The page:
If you haven’t read the first two posts introducing the concept of Monte Carlo simulations and running through a basic, code-free example, you should do so (Part I, Part II). This post also assumes you have some basic familiarity with VBA or general programming experience.

We’re going to continue with the example from Part II in this series:

*“Suppose we work for a small clothing manufacturing company in the midst of a lawsuit. Apparently, our firm allegedly dumped a little bit of excess blue dye into a nearby lake and turned a hundred nearby campers blue. Predictably, government regulators have levied a fine that is due in one years time and the campers have filed a joint civil suit as being dyed blue was not to their liking.*

*The company failed to reach a settlement after offering each plaintiff $1000 and is going to court in a case that will take a year. It’s possible the company will win, and have to pay out no money. It’s also possible that the firm will have to pay the maximum penalty allowed by law – $3,000 per plaintiff. Obviously there’s quite a bit of variability between $0 (we win) and $300,000 (we lose and pay the maximum penalty to each of the one hundred plaintiffs).*

*This makes planning for the future difficult – our management doesn’t know how much money they should prepare to pay in a year. If they set aside the maximum and it turns out we win, they may have lost the opportunity to invest that money in projects that could grow the business or increase its margins. If they set aside too little, they may have to scramble to come up with extra cash when the court case is decided – that could mean taking a loan or being forced to sell some current assets.*

*In this case, our company had been planning a major capital investment and senior management needs to know how likely it is that the company will need to pay out more than $200,000. Any more than that and the firm needs to put its investment plans on hold.”*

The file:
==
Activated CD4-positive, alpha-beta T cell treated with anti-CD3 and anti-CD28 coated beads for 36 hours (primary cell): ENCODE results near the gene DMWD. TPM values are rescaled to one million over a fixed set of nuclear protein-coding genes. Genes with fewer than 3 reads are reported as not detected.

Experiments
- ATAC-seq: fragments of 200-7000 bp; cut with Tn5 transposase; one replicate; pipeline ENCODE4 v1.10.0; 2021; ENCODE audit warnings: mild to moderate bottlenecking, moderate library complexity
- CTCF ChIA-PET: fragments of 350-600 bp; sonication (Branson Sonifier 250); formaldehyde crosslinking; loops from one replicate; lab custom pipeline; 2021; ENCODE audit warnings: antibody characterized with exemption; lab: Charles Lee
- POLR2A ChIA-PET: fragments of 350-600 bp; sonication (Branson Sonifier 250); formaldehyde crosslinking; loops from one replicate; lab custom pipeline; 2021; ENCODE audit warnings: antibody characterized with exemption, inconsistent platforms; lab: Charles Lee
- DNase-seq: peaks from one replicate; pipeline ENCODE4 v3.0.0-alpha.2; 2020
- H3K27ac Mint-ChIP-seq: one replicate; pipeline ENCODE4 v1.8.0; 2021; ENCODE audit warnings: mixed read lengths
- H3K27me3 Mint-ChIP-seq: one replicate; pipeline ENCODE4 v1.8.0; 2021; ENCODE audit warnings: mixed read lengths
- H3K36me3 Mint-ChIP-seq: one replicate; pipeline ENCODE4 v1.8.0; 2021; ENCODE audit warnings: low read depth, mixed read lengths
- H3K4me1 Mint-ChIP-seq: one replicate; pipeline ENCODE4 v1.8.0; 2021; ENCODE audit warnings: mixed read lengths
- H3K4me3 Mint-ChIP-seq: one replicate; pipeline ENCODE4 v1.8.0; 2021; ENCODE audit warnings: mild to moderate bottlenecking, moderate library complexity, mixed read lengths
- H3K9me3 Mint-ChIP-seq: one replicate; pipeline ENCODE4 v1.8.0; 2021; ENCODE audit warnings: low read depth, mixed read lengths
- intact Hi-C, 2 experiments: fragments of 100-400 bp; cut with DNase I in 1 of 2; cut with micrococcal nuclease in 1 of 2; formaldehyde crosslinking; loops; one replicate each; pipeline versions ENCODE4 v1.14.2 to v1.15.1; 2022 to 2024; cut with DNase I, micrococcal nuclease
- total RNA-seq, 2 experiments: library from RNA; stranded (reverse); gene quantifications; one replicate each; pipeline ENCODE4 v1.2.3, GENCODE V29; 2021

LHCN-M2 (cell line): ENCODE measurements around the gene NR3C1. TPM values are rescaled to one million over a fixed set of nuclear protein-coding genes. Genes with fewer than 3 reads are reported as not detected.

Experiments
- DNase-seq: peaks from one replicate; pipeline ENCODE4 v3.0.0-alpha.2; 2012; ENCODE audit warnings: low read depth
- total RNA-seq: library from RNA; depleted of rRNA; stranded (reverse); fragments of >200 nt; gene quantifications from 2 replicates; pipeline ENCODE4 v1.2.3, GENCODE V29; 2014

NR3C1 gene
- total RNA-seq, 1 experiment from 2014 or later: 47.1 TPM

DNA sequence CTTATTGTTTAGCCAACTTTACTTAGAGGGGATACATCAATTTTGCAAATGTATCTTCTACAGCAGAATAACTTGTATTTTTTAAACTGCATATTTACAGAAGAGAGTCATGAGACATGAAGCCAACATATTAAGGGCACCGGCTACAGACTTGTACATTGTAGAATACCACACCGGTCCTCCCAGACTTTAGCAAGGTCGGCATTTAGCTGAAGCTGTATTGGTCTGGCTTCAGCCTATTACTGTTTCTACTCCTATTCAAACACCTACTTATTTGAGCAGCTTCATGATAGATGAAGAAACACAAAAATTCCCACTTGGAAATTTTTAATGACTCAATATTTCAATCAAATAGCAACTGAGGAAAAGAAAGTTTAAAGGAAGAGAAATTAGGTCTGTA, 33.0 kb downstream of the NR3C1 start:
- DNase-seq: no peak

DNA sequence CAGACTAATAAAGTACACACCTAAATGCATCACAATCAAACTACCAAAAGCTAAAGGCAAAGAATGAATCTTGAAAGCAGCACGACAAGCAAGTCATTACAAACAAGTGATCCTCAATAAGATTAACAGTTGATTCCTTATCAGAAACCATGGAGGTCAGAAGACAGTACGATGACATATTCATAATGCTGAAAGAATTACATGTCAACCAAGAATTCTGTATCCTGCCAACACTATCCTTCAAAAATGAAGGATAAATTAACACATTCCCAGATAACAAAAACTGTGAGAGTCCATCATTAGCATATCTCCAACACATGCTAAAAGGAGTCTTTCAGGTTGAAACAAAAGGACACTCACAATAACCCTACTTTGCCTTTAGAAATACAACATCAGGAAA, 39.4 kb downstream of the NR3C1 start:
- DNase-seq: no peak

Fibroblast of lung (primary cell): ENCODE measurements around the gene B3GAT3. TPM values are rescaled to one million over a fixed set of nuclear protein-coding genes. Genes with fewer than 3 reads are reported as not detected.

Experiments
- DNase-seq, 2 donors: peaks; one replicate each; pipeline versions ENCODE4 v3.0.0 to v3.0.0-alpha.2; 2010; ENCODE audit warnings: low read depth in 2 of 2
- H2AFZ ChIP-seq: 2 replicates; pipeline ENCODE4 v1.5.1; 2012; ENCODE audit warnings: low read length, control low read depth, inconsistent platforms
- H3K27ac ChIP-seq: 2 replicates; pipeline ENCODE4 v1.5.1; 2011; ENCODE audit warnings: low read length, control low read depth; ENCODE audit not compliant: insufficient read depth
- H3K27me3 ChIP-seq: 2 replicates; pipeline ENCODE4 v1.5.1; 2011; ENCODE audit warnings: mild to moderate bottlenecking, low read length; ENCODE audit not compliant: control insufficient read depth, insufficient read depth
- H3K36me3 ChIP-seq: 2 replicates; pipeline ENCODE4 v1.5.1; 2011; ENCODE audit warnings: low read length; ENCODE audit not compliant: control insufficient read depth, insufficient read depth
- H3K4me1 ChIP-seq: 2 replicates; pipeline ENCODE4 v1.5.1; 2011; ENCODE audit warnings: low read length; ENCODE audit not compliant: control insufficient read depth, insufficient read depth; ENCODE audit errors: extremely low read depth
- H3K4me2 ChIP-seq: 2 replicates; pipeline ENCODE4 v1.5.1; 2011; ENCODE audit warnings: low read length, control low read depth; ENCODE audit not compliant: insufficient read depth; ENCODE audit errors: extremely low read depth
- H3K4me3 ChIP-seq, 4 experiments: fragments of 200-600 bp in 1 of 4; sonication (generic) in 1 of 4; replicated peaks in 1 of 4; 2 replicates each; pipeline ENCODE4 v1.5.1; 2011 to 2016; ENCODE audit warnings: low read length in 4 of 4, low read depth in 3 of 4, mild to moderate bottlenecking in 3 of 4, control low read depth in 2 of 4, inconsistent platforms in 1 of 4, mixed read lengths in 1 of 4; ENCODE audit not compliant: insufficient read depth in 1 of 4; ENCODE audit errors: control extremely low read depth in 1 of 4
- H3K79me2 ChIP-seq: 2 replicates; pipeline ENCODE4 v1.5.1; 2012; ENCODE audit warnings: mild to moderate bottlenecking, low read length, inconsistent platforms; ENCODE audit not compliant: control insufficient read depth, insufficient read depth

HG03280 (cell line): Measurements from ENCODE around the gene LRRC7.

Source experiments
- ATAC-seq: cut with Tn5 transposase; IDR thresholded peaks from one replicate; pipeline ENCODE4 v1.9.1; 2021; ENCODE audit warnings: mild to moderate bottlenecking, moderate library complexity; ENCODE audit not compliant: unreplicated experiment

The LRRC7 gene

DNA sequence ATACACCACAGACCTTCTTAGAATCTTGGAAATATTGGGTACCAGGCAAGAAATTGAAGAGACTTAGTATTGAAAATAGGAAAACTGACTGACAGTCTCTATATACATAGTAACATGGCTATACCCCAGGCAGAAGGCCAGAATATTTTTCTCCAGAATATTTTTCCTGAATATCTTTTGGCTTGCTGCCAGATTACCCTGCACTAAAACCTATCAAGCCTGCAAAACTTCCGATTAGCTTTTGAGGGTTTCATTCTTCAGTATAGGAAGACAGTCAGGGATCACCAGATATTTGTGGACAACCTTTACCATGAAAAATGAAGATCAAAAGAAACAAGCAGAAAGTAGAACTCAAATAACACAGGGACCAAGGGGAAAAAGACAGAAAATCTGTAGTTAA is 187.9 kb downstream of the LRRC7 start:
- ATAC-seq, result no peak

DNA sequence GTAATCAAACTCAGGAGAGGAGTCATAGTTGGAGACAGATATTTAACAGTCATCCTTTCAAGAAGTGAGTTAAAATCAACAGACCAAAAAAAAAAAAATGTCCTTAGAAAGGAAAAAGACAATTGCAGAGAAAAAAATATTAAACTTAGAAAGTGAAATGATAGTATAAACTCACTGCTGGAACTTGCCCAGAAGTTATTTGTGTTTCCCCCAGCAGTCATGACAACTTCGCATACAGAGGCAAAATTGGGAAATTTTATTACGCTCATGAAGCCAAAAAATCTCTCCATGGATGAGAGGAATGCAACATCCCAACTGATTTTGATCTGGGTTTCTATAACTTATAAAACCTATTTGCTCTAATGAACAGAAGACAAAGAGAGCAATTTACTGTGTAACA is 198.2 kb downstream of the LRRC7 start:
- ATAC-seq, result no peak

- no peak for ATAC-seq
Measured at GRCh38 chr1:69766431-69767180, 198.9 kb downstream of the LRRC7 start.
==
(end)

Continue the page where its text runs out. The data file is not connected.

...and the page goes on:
### Using VBA to Insert the Function – Declarations

This first technique is extremely simple and misses out on a lot of the power that VBA brings to Excel – but for basic Monte Carlo simulations it will save you a little time and requires only a novice level of skill with VBA.

The first thing we’re going to do is declare our sub, titled “SimpleMonteCarlo” in purple, and we’re going to follow that up with declarations of some key variables (using “Dim” for “dimension”) in red text:

*Sub SimpleMonteCarlo()*

*Dim Cutoff As Long*

*Dim Plaintiffs As Integer*

*Dim JuryAward As Long*

*Dim simulations As Long*

*Cutoff = 200000*

*Plaintiffs = 100*

*simulations = 100*

For simplicity’s sake I’ve only declared our key variables as **Long** integer and **Integer** data types. The input assumptions we’ve been working with consisted of no decimals in and of themselves, and for those new to VBA I don’t want to throw too much at you.

The final chunk of code in blue is assigning a value to the variables. As stated before, we want to examine a cutoff of $200,000 for management – so we assign that value to that variable. Plaintiffs number 100, and for simulations I’ve left it at 100 for now. This is an incredibly low number for a Monte Carlo, but faster for testing a model as you’re building it. You can see already a key advantage of using VBA – we can easily alter the number of simulations just by changing that one line of code. No copy/pasting, no dragging of cells or deleting formulas – just change a number.

### A Simple Loop

Loops are used in programming to repeat a process or set of instructions a certain number of times. You can specify very complicated conditions on the process and also specify conditions that will cause the loop to stop repeating itself (after a certain number of repetitions perhaps, or maybe after a desired output).

*For JuryAward = 1 To simulations*

* Workbooks(“MC1”).Sheets(“MC”).Cells(JuryAward, 1).Formula = “=NORM.INV(RAND(),1100,400)”*

* Next JuryAward*

Let’s look at the first line of code:

*For JuryAward = 1 To simulations*

This tells Excel that we’re going to be looping through a set of instructions. “JuryAward = 1 to simulations” tells Excel to start with JuryAward being on its “first” repetition, and to repeat the process for JuryAward until we have finish the number of repetitions we entered as a value for simulations – in this case that means we will do 100 loops. Let’s examine the next line:

*Workbooks(“MC1”).Sheets(“MC”).Cells(JuryAward, 1).Formula = “=NORM.INV(RAND(),1100,400)”*

We’ll start at the end of the line – this should be familiar.